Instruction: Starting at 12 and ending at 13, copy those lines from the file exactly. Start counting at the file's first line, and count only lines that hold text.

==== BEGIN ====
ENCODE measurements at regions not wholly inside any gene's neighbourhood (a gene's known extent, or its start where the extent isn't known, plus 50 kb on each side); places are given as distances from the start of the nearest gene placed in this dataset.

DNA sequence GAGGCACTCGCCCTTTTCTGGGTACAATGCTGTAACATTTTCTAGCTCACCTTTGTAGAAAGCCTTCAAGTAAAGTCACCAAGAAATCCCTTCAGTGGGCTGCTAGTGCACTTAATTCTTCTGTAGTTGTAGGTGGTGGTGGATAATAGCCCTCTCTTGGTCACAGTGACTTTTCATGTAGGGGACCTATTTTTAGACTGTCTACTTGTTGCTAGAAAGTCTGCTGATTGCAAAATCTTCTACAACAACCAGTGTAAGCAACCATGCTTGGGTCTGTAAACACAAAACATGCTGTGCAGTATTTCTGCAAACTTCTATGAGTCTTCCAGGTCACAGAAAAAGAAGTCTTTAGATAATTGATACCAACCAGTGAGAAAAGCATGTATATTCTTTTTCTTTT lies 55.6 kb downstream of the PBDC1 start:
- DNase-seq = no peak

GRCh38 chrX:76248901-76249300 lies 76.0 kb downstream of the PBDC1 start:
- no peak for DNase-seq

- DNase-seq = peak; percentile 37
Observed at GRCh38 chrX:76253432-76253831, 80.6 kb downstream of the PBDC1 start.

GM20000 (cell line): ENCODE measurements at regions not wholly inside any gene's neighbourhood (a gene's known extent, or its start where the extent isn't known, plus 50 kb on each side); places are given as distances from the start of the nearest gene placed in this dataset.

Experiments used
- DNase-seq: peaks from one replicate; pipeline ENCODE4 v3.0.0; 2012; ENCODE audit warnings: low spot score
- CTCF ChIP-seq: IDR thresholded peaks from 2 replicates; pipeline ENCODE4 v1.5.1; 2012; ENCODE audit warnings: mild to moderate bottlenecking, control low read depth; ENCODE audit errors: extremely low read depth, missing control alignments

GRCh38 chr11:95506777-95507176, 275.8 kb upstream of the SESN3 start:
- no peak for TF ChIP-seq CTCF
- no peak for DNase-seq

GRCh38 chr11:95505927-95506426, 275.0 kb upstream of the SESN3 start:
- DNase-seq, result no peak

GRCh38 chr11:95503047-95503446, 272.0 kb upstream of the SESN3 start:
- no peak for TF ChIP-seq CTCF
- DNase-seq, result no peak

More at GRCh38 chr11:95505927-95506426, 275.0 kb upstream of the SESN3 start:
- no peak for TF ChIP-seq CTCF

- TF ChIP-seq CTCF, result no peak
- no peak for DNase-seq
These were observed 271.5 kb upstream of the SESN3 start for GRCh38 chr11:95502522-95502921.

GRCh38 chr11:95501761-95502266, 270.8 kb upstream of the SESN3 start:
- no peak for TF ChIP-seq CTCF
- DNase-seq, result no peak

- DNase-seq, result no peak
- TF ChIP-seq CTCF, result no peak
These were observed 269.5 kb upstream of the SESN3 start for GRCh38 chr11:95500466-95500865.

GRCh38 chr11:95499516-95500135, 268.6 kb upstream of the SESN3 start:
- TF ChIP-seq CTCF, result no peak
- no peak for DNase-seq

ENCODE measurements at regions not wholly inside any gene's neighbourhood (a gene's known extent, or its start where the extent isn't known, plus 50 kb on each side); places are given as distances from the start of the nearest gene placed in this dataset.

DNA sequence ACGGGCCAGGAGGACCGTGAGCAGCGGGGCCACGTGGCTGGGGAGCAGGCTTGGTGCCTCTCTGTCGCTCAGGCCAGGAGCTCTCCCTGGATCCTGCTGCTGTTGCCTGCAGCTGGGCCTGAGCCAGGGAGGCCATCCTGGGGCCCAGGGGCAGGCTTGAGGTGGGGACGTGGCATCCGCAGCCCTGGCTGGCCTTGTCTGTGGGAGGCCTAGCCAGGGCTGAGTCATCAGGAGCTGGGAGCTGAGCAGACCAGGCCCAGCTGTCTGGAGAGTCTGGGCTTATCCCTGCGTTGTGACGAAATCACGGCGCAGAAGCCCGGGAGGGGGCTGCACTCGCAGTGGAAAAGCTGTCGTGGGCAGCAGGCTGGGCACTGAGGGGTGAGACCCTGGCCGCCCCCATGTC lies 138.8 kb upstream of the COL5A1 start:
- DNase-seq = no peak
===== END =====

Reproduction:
GRCh38 chr11:95506777-95507176, 275.8 kb upstream of the SESN3 start:
- no peak for TF ChIP-seq CTCF